Once again, because the people share, scarcity becomes abundance and mindfulness guards against overconsumption. After feeding everyone and always wanting to stay “under the wire” in order to continue his mission and ministry, Jesus retreats to the mountain. In the biblical world, mountains are frequent places of solace, solitude, prayer and the encounter with God.

This Sunday’s readings remind us that we live in a world of abundance. When the global human community learns to share and embrace a life of virtue, maybe then world hunger can be eradicated. Such “miracles” happened once; they can happen again.

Restoring Our Soul

John Shea

I have been told of a tombstone that simply reads” “It’s always something. And it always is. Our barn burns down; the job offer arrives, but it means moving to another city; our taxes are raised at the same time as our salary is reduced; our son calls at one in the morning from the police station; our spouse is suddenly sad and cannot explain; our doctor’s office calls and leaves a message on the answering machine that they want to redo the blood test—and on, and on, and on. Indeed, life may be quiet, but we always add, quite sure of our foresight, that it is a quiet before the storm.

When we face challenges, we instinctively reach for the resources we need. Usually this means marshalling finances and networking with fellow workers, fellow sufferers, and friends. When it is appropriate and serious enough, we go “the whole nine yards” and reach into the spiritual realm. We expect help from God and/or the collective prayers of others. Emails regularly arrive with requests for prayers. What the Spirit is supposed to do is often spelled out in precise detail. But what exactly is spiritual help?

Although we tell ourselves it won’t happen, sometime, we hope against hope and expect divine intervention. This does not have to be an angelic revelation or even a full-blown theophany. It can be a behind-the-scenes manipulation of events. When things suddenly shift and go in our favor, we have no problem in saying, “Thank God!’ Sometimes it is just a religious knee-jerk reaction, but other times it is a genuine conviction that the Great Puppeteer was at work.  Spiritual help is construed as an outside agent changing the outer flow of events. As long as we feel helpless in the face of “it’s always some- thing,” we will seek greater powers to get things done.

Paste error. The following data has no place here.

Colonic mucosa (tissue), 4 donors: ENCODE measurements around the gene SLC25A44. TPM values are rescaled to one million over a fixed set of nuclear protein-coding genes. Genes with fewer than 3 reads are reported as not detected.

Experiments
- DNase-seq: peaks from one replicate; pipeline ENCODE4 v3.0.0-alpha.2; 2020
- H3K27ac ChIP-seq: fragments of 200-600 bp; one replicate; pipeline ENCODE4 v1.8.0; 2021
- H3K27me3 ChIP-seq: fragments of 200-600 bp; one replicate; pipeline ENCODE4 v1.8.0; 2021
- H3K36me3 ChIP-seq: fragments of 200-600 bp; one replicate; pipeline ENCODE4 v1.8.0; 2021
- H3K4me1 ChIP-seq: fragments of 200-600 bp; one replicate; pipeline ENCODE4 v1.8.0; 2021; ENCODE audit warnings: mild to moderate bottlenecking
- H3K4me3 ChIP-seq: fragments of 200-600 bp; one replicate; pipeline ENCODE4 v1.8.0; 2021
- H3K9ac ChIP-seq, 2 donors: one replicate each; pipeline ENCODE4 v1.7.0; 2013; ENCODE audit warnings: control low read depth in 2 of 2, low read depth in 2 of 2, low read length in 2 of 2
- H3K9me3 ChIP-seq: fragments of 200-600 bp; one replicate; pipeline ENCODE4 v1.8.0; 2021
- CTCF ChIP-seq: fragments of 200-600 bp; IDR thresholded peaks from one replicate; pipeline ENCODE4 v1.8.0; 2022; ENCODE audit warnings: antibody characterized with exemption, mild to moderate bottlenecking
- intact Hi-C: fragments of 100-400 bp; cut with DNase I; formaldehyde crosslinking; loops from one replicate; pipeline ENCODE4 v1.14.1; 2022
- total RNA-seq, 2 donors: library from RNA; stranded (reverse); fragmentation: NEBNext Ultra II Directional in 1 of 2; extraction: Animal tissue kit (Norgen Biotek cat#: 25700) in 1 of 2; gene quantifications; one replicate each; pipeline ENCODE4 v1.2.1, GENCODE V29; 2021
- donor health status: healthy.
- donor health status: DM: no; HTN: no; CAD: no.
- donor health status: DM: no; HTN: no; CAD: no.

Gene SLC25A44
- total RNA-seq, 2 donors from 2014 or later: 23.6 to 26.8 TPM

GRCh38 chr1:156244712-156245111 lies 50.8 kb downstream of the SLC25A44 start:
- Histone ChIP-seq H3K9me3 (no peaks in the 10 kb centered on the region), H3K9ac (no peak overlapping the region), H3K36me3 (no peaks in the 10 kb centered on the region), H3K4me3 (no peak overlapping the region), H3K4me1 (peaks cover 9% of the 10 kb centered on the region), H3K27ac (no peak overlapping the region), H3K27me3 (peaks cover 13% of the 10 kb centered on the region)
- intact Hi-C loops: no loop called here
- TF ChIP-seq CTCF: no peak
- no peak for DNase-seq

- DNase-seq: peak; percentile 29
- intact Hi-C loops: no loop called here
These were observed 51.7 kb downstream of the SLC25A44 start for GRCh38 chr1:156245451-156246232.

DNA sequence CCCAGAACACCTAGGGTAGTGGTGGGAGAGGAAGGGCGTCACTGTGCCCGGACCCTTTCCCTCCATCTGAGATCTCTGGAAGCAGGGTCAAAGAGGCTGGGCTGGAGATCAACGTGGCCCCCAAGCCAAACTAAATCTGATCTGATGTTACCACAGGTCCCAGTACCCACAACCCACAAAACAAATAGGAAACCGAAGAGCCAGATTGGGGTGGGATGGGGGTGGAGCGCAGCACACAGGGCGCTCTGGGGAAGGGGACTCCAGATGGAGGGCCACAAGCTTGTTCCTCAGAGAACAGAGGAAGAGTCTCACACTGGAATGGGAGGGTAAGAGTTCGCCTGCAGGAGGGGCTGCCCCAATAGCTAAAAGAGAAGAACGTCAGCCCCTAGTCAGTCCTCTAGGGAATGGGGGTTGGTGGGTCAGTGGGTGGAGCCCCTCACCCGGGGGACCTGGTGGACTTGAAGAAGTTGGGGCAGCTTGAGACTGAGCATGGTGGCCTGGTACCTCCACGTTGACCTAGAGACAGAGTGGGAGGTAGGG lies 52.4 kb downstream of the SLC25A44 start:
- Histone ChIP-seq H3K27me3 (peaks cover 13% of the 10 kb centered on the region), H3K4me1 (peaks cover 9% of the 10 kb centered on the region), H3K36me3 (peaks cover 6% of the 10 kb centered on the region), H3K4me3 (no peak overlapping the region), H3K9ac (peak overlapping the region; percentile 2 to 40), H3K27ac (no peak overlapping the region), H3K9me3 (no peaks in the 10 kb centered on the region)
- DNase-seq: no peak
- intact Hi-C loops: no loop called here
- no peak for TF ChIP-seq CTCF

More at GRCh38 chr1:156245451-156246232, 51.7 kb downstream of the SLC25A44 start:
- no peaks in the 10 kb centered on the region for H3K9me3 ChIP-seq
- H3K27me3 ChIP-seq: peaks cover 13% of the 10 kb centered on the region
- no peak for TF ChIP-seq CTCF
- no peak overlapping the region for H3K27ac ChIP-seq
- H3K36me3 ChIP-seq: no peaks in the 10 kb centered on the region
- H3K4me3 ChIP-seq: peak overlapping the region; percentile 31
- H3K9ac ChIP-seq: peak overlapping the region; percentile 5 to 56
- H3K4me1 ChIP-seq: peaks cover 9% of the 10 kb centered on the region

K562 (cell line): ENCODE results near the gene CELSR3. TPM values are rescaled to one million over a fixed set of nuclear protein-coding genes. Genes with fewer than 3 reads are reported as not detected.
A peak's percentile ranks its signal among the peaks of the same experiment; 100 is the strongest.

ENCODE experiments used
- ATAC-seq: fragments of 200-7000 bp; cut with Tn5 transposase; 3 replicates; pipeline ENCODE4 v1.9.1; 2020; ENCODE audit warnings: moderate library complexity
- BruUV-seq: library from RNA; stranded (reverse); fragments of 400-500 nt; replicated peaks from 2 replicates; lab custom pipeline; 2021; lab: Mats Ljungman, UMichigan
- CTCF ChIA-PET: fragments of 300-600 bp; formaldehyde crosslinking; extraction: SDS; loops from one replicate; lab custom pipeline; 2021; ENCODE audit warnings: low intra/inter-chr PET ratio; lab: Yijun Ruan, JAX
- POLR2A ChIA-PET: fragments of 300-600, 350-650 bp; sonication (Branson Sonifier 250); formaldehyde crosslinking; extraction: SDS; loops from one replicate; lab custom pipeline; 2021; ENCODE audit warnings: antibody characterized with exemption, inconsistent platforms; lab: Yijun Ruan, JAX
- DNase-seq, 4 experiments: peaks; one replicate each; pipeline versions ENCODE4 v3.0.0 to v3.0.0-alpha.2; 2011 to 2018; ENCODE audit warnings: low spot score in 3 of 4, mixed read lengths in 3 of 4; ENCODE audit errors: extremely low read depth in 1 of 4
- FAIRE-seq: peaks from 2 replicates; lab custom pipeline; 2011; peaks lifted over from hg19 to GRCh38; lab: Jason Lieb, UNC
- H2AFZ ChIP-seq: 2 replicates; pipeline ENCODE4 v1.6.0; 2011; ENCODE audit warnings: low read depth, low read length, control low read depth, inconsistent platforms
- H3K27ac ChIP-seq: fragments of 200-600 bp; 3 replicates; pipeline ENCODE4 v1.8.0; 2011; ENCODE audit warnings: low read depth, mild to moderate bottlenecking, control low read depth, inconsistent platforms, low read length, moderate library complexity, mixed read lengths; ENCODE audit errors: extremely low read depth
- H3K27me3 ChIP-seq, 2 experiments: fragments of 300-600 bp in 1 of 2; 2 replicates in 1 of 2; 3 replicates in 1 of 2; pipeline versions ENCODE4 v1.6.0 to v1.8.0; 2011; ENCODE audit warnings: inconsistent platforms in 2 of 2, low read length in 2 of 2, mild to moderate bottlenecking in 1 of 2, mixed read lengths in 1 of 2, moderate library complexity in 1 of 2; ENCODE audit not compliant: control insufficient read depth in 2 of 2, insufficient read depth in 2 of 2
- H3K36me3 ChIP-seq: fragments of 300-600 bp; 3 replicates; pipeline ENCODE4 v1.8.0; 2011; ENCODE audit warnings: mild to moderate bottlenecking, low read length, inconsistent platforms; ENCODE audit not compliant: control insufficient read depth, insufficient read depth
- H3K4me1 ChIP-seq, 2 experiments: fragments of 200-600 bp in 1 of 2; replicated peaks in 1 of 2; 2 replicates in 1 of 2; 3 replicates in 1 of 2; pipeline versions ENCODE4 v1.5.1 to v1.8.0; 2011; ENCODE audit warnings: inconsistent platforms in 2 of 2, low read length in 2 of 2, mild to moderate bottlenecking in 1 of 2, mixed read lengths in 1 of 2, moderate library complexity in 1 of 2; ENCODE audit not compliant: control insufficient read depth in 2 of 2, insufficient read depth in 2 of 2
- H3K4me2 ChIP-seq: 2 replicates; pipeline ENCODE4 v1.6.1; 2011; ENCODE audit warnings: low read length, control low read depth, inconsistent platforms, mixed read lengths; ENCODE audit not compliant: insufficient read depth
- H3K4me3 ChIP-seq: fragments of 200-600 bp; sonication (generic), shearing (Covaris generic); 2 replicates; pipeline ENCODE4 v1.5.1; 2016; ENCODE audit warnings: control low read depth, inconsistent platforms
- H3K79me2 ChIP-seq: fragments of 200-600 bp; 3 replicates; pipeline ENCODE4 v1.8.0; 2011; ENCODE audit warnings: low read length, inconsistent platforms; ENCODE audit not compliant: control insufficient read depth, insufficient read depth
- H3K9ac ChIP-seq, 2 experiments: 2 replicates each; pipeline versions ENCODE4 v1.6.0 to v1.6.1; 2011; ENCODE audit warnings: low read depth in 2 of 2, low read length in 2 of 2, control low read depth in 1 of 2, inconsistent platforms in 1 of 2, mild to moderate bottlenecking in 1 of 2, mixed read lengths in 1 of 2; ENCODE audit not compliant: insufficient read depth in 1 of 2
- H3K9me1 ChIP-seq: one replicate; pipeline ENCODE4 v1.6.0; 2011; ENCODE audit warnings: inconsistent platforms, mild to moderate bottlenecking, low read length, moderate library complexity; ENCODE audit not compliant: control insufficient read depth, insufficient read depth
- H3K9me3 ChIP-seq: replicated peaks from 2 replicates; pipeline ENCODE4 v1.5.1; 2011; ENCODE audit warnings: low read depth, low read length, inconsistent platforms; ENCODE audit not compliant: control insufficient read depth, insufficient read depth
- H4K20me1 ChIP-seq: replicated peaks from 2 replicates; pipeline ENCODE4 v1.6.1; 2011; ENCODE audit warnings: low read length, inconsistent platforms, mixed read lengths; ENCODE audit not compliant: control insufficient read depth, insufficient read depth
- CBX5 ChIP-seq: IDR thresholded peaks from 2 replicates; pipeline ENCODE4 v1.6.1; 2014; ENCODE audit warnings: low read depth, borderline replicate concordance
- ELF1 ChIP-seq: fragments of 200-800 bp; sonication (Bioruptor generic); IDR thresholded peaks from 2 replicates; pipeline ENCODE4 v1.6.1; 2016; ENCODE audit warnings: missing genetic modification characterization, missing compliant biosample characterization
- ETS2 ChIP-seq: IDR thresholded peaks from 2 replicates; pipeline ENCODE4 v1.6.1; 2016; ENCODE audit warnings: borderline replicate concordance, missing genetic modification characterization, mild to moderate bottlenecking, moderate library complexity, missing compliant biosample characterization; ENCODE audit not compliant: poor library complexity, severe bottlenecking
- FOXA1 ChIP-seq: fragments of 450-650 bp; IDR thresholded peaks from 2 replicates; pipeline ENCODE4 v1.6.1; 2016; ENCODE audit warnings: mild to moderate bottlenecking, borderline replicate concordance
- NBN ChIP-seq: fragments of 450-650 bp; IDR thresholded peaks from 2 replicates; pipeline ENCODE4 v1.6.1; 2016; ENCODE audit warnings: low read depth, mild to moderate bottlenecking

However, spiritual help may not be directly about problem solving, about effectively engaging “it’s always something.” It may be directly about restoring a foundational disconnect. We are always out of touch with our souls to some degree. Spiritual help reestablishes this connection. Once we are situated more fully in the home of our soul, we can engage “it’s always something” with more thorough comprehension and more sustained will.

When we are each restored to our soul, our potential for handling ‘it’s always something” is maximized. But, according to the suggestion hidden in the story of the loaves and the fishes, the maximizing effect is incremental. It begins by taking what soul consciousness we have, however immature and undeveloped. Then we acknowledge the groundedness of our soul in the Source and open to its influence. This allows the qualities of the Source to pass through our souls into our intellect, will, and affections. Now our actions are soul informed. In symbolic language, we are now distributing our loaves and fishes. With each distribution more Spirit is released. Since it is the nature of Spirit to give itself, it grows and becomes more fully present in mind, will, and affections. Therefore, the first action unfolds into a second, the second into a third, and on and on. As Lao Tzu says about the Spirit, when you draw upon it, it is inexhaustible” (Tao Teh Ching)

Our soul is restored by exercise. With each exercise, its influence multiplies. Since it is our true identity, we feel satisfied. We need not worry about scarcity. There is no scarcity in the Spirit (John 3:34). We should be thankful to all the disciples who gathered up the abundant fragments. Otherwise, we may have forgotten how to cooperate with the Source who is restoring our soul.


Spiritual Commentaries and Teachings are excerpted from The Spiritual Wisdom of the Gospels for Christian Preachers and Teachers by John Shea © 2004 by Order of Saint Benedict. Published by Liturgical Press, Collegeville, Minnesota. Used with permission.